5 Little-Known Facts About Dahlias
They're the flowers we know and love—with so many sizes, shapes, and colors, they're super versatile in the garden. But there is more to dahlias than meets the eye.
One of the most beloved summer flowers, dahlias are often seen at farmer’s markets, flower competitions, and weddings—especially dinner plate varieties that can grow to be as large as your head. They're even the National Garden Bureau's flower of the year for 2019! Although they're a common sight in gardens and nurseries, there’s a rich history behind these gorgeous blooms that you most likely aren’t aware of. Here are five things you need to know about dahlias that you (probably) didn’t know before.Listen to this story on your Alexa or Google Home!
1. There are thousands of types of dahlias
There are 30 species and over 20,000 cultivars of dahlias. Those cultivars are categorized based on size, flower pattern, and how they resemble other flowers (like waterlilies, anemones, and cactus blooms). The large decorative types and cactus types are among the most popular, and many varieties are used in cut flower gardens.
2. Dahlias were originally classified as a vegetable
Dahlias are named after 18th-century Swedish botanist Anders Dahl. He actually categorized dahlias as a vegetable because of their edible tubers. The tubers are said to taste like a mix between potatoes and radishes (although, we haven’t tried it to confirm!).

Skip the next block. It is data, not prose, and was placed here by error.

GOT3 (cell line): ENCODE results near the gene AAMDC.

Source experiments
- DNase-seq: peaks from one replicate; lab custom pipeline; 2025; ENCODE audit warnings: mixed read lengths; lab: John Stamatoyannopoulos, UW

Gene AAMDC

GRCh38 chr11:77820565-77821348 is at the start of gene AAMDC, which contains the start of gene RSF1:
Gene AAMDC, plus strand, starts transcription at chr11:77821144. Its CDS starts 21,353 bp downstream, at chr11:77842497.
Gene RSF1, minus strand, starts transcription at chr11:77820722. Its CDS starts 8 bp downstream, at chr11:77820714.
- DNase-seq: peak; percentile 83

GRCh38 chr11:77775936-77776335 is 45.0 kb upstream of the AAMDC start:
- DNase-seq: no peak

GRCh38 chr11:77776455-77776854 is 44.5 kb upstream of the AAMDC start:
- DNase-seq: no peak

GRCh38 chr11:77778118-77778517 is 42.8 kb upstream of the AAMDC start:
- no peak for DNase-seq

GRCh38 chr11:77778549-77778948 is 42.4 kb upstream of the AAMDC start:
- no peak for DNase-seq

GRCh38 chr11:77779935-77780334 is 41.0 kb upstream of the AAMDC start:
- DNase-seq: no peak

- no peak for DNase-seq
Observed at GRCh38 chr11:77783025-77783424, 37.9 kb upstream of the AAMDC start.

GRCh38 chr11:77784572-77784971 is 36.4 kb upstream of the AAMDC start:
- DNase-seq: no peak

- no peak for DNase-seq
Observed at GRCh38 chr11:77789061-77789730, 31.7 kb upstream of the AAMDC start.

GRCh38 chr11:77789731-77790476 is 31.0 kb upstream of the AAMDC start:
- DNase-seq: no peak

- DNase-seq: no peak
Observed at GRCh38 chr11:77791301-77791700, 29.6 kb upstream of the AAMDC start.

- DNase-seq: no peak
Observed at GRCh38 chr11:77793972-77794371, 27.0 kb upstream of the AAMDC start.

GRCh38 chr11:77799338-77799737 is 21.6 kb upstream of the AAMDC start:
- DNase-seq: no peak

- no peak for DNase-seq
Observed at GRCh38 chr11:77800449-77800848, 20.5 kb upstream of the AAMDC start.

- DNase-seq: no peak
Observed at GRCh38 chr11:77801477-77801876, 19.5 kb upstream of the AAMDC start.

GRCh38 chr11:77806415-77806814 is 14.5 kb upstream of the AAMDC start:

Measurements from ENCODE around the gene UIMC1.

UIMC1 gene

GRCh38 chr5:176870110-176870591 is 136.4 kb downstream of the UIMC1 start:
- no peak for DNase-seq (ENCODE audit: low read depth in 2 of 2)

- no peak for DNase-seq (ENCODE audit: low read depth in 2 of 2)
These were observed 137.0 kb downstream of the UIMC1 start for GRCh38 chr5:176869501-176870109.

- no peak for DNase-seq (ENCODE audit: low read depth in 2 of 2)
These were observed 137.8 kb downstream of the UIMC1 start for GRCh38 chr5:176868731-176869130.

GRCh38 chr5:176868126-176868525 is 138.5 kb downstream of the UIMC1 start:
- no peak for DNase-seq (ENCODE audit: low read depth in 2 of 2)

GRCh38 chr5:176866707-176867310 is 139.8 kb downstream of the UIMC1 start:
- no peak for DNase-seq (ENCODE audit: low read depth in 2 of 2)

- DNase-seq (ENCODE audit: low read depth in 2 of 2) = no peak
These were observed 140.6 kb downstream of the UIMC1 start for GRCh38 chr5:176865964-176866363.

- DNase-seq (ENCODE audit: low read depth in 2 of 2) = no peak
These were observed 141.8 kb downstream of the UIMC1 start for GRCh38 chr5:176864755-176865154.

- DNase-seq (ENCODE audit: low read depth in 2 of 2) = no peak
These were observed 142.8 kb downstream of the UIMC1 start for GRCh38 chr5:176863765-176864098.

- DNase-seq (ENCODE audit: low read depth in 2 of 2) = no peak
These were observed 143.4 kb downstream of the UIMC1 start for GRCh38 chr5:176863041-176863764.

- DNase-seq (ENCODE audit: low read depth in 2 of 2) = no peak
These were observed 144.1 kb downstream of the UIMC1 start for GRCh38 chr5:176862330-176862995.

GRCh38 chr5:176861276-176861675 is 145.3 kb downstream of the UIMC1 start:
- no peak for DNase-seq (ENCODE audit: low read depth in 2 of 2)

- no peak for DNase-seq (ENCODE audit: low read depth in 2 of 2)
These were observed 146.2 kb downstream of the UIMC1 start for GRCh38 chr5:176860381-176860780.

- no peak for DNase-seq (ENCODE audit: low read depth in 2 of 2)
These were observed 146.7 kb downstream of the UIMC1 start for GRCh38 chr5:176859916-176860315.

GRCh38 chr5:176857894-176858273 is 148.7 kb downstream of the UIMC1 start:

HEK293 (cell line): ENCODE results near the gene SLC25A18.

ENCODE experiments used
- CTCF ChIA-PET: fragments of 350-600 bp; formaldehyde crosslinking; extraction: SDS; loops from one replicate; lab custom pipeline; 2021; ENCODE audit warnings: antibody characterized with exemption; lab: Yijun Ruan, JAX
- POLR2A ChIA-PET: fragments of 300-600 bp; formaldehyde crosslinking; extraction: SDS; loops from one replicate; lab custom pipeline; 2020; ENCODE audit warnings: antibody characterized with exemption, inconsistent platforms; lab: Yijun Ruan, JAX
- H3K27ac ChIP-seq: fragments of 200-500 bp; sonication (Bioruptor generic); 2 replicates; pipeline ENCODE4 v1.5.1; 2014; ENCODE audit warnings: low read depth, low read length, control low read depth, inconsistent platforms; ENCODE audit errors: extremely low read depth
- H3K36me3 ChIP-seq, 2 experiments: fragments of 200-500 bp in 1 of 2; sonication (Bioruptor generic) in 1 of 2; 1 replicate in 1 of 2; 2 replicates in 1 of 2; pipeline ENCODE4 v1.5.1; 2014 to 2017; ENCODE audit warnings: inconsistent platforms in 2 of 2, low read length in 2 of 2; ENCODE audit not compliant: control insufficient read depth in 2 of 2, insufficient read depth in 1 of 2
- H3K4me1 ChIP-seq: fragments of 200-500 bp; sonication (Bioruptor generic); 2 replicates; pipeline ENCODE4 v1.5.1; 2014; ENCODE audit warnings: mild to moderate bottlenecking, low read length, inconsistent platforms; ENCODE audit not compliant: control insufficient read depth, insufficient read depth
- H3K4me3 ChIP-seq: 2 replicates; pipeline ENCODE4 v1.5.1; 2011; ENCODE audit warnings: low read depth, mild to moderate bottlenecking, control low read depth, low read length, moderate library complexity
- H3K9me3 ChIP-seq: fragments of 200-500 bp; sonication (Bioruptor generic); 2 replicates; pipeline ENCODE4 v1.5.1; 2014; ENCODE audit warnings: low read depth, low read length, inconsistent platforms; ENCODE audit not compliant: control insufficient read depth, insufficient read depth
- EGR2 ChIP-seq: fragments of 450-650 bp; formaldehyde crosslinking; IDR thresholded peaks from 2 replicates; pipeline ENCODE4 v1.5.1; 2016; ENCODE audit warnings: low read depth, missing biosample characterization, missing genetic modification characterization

3. People use dahlias at weddings for their symbolism
They are common wedding flowers, not only for their looks but also for their symbolic meaning. During the Victorian era, dahlias were a symbol of commitment and an everlasting union. They are also used to represent inner strength, creativity, and elegance.
4. Dahlias originated in Central America
Dahlia pinnata is the national flower of Mexico because the plant was first recorded in the country in 1615. The first tubers were sent over to Europe by Spanish settlers in Mexico. Before insulin, the tubers of dahlias were used to balance blood sugar due to their high fructose content. The petals were used to treat dry skin, infections, rashes, and insect bites.
5. There are no blue dahlias
Dahlia flowers come in every color but blue. In the nineteenth century, a London newspaper offered £1 to the first breeder to create a blue dahlia—the reward has never been claimed, but there have been many attempts that are near-blue, but not a true blue flower. Like many flower varieties, there is also no pure black variety—only dark red and dark purple.